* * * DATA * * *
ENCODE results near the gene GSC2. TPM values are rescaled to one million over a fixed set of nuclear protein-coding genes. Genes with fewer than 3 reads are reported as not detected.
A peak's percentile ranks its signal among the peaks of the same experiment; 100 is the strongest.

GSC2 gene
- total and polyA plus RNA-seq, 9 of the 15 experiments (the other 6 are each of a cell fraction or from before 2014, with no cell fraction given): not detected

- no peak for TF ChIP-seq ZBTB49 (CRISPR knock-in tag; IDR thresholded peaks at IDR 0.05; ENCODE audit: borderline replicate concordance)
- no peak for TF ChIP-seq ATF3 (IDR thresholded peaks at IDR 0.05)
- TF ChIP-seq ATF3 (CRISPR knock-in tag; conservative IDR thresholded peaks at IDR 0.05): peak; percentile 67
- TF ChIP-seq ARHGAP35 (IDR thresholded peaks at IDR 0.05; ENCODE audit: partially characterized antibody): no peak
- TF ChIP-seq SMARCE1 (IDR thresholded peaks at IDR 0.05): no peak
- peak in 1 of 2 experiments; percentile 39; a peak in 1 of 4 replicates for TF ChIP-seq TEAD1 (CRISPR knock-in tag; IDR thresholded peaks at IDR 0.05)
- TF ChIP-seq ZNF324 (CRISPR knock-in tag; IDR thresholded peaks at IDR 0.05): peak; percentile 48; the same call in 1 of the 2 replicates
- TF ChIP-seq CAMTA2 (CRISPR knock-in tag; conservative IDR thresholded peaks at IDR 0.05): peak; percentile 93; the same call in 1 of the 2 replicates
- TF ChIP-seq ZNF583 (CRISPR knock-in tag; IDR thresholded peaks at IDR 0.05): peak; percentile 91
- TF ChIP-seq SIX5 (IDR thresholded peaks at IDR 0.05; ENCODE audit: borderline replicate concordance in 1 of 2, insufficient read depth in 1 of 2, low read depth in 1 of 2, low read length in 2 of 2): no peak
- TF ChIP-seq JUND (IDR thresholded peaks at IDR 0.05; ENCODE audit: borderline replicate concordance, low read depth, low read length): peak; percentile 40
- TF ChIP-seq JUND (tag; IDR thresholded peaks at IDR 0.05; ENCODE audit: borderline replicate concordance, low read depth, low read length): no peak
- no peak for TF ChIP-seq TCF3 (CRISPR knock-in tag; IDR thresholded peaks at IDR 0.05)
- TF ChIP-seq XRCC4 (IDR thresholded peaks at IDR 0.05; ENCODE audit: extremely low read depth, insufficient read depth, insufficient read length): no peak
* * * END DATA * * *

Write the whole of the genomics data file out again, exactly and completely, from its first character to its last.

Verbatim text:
ENCODE results near the gene GSC2. TPM values are rescaled to one million over a fixed set of nuclear protein-coding genes. Genes with fewer than 3 reads are reported as not detected.
A peak's percentile ranks its signal among the peaks of the same experiment; 100 is the strongest.

GSC2 gene
- total and polyA plus RNA-seq, 9 of the 15 experiments (the other 6 are each of a cell fraction or from before 2014, with no cell fraction given): not detected

- no peak for TF ChIP-seq ZBTB49 (CRISPR knock-in tag; IDR thresholded peaks at IDR 0.05; ENCODE audit: borderline replicate concordance)
- no peak for TF ChIP-seq ATF3 (IDR thresholded peaks at IDR 0.05)
- TF ChIP-seq ATF3 (CRISPR knock-in tag; conservative IDR thresholded peaks at IDR 0.05): peak; percentile 67
- TF ChIP-seq ARHGAP35 (IDR thresholded peaks at IDR 0.05; ENCODE audit: partially characterized antibody): no peak
- TF ChIP-seq SMARCE1 (IDR thresholded peaks at IDR 0.05): no peak
- peak in 1 of 2 experiments; percentile 39; a peak in 1 of 4 replicates for TF ChIP-seq TEAD1 (CRISPR knock-in tag; IDR thresholded peaks at IDR 0.05)
- TF ChIP-seq ZNF324 (CRISPR knock-in tag; IDR thresholded peaks at IDR 0.05): peak; percentile 48; the same call in 1 of the 2 replicates
- TF ChIP-seq CAMTA2 (CRISPR knock-in tag; conservative IDR thresholded peaks at IDR 0.05): peak; percentile 93; the same call in 1 of the 2 replicates
- TF ChIP-seq ZNF583 (CRISPR knock-in tag; IDR thresholded peaks at IDR 0.05): peak; percentile 91
- TF ChIP-seq SIX5 (IDR thresholded peaks at IDR 0.05; ENCODE audit: borderline replicate concordance in 1 of 2, insufficient read depth in 1 of 2, low read depth in 1 of 2, low read length in 2 of 2): no peak
- TF ChIP-seq JUND (IDR thresholded peaks at IDR 0.05; ENCODE audit: borderline replicate concordance, low read depth, low read length): peak; percentile 40
- TF ChIP-seq JUND (tag; IDR thresholded peaks at IDR 0.05; ENCODE audit: borderline replicate concordance, low read depth, low read length): no peak
- no peak for TF ChIP-seq TCF3 (CRISPR knock-in tag; IDR thresholded peaks at IDR 0.05)
- TF ChIP-seq XRCC4 (IDR thresholded peaks at IDR 0.05; ENCODE audit: extremely low read depth, insufficient read depth, insufficient read length): no peak